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Annu Rev Public Health. 2017 Mar 20;38:279-294. doi: 10.1146/annurev-publhealth-082516-012737. Epub 2016 Dec 23.

Informatics and Data Analytics to Support Exposome-Based Discovery for Public Health.

Author information

1
Department of Biomedical Informatics, Harvard Medical School, Boston, Massachusetts 02115; email: chirag_patel@hms.harvard.edu.
2
National Institute of Environmental Health Sciences, National Institutes of Health, Research Triangle Park, North Carolina 27709; email: balshaw@niehs.nih.gov.
3
Center for Systems Genomics, The Pennsylvania State University, College Station, Pennsylvania 16802.
4
Environmental Engineering Laboratory, Department of Chemical Engineering, Aristotle University of Thessaloniki, Thessaloniki 54124, Greece.
5
Department of Biological Sciences, College of Sciences, North Carolina State University, Raleigh, North Carolina 27695.
6
Geisinger Health System, Danville, Pennsylvania 17821.
7
Renaissance Computing Institute, Chapel Hill, North Carolina 27517.
8
Division of Biostatistics, Department of Preventive Medicine, Keck School of Medicine, University of Southern California, Los Angeles, California 90089-9011.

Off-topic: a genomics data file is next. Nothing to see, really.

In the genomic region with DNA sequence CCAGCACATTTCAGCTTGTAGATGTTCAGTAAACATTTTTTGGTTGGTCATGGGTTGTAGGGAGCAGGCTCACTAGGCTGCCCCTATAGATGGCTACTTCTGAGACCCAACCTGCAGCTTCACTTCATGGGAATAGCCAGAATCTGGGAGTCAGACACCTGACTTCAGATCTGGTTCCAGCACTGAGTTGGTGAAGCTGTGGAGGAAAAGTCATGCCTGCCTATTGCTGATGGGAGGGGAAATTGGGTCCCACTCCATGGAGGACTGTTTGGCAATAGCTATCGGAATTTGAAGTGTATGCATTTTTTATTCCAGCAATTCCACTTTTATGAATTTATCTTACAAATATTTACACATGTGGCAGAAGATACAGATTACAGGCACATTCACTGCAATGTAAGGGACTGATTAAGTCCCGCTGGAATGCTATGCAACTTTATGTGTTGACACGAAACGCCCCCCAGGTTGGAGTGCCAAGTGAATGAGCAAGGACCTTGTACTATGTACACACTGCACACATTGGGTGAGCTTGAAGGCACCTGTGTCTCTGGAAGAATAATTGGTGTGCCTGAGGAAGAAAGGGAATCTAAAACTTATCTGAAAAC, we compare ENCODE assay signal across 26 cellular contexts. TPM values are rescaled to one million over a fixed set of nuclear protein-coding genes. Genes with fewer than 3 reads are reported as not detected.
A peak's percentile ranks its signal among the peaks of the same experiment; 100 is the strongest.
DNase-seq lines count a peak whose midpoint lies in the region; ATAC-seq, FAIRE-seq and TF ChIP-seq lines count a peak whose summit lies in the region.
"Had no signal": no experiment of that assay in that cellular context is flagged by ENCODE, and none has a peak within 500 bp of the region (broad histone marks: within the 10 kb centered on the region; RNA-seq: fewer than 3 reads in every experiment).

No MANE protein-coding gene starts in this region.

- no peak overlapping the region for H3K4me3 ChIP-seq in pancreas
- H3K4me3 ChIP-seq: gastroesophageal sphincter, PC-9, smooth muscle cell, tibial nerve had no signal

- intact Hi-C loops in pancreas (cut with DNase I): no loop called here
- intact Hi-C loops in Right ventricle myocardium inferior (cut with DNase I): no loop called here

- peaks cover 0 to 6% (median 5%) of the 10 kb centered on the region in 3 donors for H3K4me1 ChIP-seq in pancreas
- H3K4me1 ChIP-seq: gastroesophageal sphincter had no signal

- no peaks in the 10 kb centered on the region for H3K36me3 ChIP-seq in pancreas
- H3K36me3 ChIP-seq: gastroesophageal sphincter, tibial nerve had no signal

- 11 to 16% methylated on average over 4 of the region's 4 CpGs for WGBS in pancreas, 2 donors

9
Departments of Biological Sciences and Computing Science, University of Alberta, Edmonton, Alberta T6G 2E8, Canada.
10
Center for Assessment Technology and Continuous Health, Massachusetts General Hospital, Boston, Massachusetts 02114.

Abstract

The complexity of the human exposome-the totality of environmental exposures encountered from birth to death-motivates systematic, high-throughput approaches to discover new environmental determinants of disease. In this review, we describe the state of science in analyzing the human exposome and provide recommendations for the public health community to consider in dealing with analytic challenges of exposome-based biomedical research. We describe extant and novel analytic methods needed to associate the exposome with critical health outcomes and contextualize the data-centered challenges by drawing parallels to other research endeavors such as human genomics research. We discuss efforts for training scientists who can bridge public health, genomics, and biomedicine in informatics and statistics. If an exposome data ecosystem is brought to fruition, it will likely play a role as central as genomic science has had in molding the current and new generations of biomedical researchers, computational scientists, and public health research programs.

KEYWORDS:

bioinformatics; data standards; environment-wide association studies; exposures; genomics

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